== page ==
IPL: Indian Premier League 2009

Focus required amid distractions


Match facts
Thursday, July 16 - Monday, July 20 2009
Start time 11.00 (10.00 GMT)

The Big Picture
The series resumes after a nail-biting final hour in Cardiff in which England clung to the mightiest of draws after being dominated for most of the match. Since then time wasting and Andrew Flintoff’s retirement have become the big issues, but the teams will not be focussing on the pre-match hype when the first ball is delivered.

They will be more intent on a brisk start and continuing their on-field battles in a contest that has already provided more heat than the St John’s Wood tube station in summer. Australia enter the match disappointed they are not leading 1-0, while England are buoyant to be level. The visiting batsmen fired at Sophia Gardens, roaring to 674 for 6 before declaring, and their bowlers fell one wicket short of victory. The bowlers on both sides will be more excited by the conditions on offer in this game.

Nothing gets an Australian’s neck prickling like the sight of Lord’s and the players’ baggy greens gain extra power whenever they bob through the Long Room. England’s leaders can’t understand why their team hasn’t beaten their Ashes rivals in 75 years here. Another chapter will be added to the dusty pages of history this week.

Form guide
(last five matches, most recent first)

England - DWWDD
Australia - DLWWW

Watch out for …

Lord’s is a place for the captains to star. Andrew Strauss missed out twice in the first Test, scoring 30 and 17, and needs to inspire his batting team-mates after they all gave away reasonable starts last week. The home of cricket is also Strauss’s county ground for Middlesex, so he knows everything about the revered address. He has not scored a century here since 2006, but has reached triple figures three times on the way to averaging 58.17 in 11 matches.

Ricky Ponting, who has made 27 runs in three Test innings at Lord’s, must stand up if his side is to maintain its intimidating batting intensity. In Cardiff Ponting breezed to 150, becoming one of four Australian century-makers, but the second Test will be played in different conditions and against a team that now remembers the last hour of batting, not the 181 overs of bowling.

Team news
Strauss wants to go with five bowlers - Ian Bell has been released from the squad - but his biggest worry is Flintoff’s injured knee. Flintoff is bowing out of Tests at the end of the series and will be desperate to play while Steve Harmison is acting as his cover. Graham Onions was in the squad in Cardiff but didn’t get a game, increasing his chances of appearing at Lord’s, where two spinners are not a viable option.

England (possible) 1 Andrew Strauss (capt), 2 Alastair Cook, 3 Ravi Bopara, 4 Kevin Pietersen, 5 Paul Collingwood, 6 Matt Prior (wk), 7 Andrew Flintoff, 8 Stuart Broad, 9 Graeme Swann, 10 James Anderson, 11 Graham Onions.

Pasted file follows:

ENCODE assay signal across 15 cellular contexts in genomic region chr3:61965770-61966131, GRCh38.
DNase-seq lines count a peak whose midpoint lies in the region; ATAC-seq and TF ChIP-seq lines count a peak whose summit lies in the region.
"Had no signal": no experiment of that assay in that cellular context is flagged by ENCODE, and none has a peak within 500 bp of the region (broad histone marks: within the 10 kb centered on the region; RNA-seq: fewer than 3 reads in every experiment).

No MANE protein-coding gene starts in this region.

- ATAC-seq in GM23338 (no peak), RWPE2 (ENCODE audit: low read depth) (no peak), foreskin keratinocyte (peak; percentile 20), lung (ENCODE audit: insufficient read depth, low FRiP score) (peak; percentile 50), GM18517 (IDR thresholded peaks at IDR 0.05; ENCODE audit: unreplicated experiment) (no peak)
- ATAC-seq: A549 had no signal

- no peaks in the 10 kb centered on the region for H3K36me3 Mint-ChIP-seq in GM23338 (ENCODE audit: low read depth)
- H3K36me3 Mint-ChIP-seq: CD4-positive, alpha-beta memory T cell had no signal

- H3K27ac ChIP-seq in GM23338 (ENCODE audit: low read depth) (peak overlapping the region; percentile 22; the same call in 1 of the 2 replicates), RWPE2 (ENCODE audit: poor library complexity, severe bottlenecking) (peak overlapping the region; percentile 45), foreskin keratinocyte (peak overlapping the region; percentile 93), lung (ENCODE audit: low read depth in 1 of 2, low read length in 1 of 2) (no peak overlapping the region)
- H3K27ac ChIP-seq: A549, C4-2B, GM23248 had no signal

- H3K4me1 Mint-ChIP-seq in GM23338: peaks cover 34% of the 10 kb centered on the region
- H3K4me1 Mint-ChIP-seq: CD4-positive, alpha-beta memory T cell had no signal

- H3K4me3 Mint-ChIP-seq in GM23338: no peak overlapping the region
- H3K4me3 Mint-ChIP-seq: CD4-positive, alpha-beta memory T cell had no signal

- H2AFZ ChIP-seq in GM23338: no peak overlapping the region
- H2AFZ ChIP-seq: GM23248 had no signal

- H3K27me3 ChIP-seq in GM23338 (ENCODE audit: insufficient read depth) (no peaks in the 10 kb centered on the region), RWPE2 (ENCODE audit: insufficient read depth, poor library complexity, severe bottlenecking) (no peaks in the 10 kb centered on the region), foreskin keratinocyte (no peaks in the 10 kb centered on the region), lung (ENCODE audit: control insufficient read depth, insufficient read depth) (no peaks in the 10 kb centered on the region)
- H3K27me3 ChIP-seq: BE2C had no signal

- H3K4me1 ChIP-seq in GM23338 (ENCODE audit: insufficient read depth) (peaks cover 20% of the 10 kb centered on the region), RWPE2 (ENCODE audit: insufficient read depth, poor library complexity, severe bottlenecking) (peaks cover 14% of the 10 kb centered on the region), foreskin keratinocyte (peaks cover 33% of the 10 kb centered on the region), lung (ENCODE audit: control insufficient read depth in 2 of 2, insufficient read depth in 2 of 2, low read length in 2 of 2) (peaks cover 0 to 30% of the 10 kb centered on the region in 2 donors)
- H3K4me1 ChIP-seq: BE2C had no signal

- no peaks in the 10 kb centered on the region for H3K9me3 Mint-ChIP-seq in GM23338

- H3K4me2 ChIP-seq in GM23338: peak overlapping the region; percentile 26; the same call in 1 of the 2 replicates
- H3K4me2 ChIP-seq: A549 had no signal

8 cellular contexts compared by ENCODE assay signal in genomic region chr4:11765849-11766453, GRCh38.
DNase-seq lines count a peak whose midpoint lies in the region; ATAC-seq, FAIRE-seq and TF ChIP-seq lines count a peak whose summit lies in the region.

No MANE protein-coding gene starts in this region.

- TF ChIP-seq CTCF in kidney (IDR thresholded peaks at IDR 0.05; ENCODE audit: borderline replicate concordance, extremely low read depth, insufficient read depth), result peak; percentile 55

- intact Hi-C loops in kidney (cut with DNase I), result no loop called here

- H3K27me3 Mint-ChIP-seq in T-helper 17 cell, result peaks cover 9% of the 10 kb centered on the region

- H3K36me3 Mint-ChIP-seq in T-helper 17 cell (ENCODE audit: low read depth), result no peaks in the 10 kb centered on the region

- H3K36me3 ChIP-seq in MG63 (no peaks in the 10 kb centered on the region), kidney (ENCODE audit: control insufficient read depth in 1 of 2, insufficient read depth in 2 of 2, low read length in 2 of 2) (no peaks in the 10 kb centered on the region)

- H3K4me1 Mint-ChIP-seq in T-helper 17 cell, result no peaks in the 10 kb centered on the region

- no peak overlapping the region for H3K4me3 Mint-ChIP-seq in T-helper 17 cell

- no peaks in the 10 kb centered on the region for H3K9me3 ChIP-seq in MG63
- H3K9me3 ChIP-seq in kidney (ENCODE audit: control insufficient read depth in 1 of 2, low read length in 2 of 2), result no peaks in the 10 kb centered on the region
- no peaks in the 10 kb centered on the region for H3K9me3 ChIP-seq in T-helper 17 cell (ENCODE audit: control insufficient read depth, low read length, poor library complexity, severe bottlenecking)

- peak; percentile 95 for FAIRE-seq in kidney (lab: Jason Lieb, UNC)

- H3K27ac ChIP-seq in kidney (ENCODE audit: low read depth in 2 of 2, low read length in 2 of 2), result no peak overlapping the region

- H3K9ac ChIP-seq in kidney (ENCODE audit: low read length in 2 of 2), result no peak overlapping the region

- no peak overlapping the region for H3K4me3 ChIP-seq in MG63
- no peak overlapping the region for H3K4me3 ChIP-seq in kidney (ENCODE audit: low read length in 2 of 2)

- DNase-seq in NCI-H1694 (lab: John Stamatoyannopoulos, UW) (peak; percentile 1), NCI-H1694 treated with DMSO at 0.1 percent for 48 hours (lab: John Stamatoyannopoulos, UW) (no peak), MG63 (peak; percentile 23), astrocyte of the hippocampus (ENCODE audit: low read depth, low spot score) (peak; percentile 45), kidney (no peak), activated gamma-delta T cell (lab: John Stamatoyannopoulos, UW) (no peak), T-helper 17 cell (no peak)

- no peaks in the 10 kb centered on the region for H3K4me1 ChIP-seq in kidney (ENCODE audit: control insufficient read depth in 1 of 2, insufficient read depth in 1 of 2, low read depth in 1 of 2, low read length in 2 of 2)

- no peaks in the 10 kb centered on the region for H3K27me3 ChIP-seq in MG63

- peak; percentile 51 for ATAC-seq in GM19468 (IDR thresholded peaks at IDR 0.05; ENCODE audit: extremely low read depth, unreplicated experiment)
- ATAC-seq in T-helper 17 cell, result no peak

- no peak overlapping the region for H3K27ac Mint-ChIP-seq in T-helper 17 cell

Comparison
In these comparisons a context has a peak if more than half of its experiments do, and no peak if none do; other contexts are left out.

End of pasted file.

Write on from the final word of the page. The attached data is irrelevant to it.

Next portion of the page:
Stuart Clark will be talked about but don’t expect any changes to Australia’s XI. Ponting should confirm the side later on Wednesday and it would be a shock if any of the players who pushed England last week are omitted. Brett Lee remains out with a stomach problem.

Australia (probable) 1 Simon Katich, 2 Phillip Hughes, 3 Ricky Ponting (capt), 4 Michael Hussey, 5 Michael Clarke, 6 Marcus North, 7 Brad Haddin (wk), 8 Mitchell Johnson, 9 Nathan Hauritz, 10 Peter Siddle, 11 Ben Hilfenhaus.

Pitch and conditions
Draws have been common recently at Lord’s, but all the bowlers will feel this pitch is a raging seamer compared to the block of cement offered in Cardiff. There was an attractive green tinge on the surface on Tuesday and even though the grass was cut shorter on Wednesday, there is sure to be some life in it for the fast men. The same strip was used in 2005, although nobody is expecting a repeat of the 17 wickets that dropped on the opening day. The forecast is for sunny intervals on Thursday, rain on Friday and some showers over the weekend.

Stats and trivia

* Australia have lost only one Test at Lord’s, in 1934, since the 1896 tour

* In 33 matches at headquarters Australia have won 14, drawn 14, and lost five

* England have been successful in 43 of 116 Tests at the ground, but have drawn six of their past seven encounters

* Don Bradman’s 254 in 1930 is the highest score at Lord’s in an Ashes contest, ahead of Wally Hammond’s 240 eight years later

* Hedley Verity’s 15 wickets in 1934 are the best here by an Englishman in an Ashes game. Bob Massie’s 16 for 137 in 1972 leads the overall list

* Ponting needs 65 runs to overtake Allan Border’s Australian record of 11,174 Test runs


“If you have gone for 670 runs and taken only six wickets then it is probably not a great option to reduce your bowling attack. We are pretty happy with the five bowlers.”
Andrew Strauss

“I’ve got to start from scratch again, like we all have to do, after we didn’t quite get the result we were after last week. It’s up to me to lead the way with the bat.”
Ricky Ponting

Source:Cricket News

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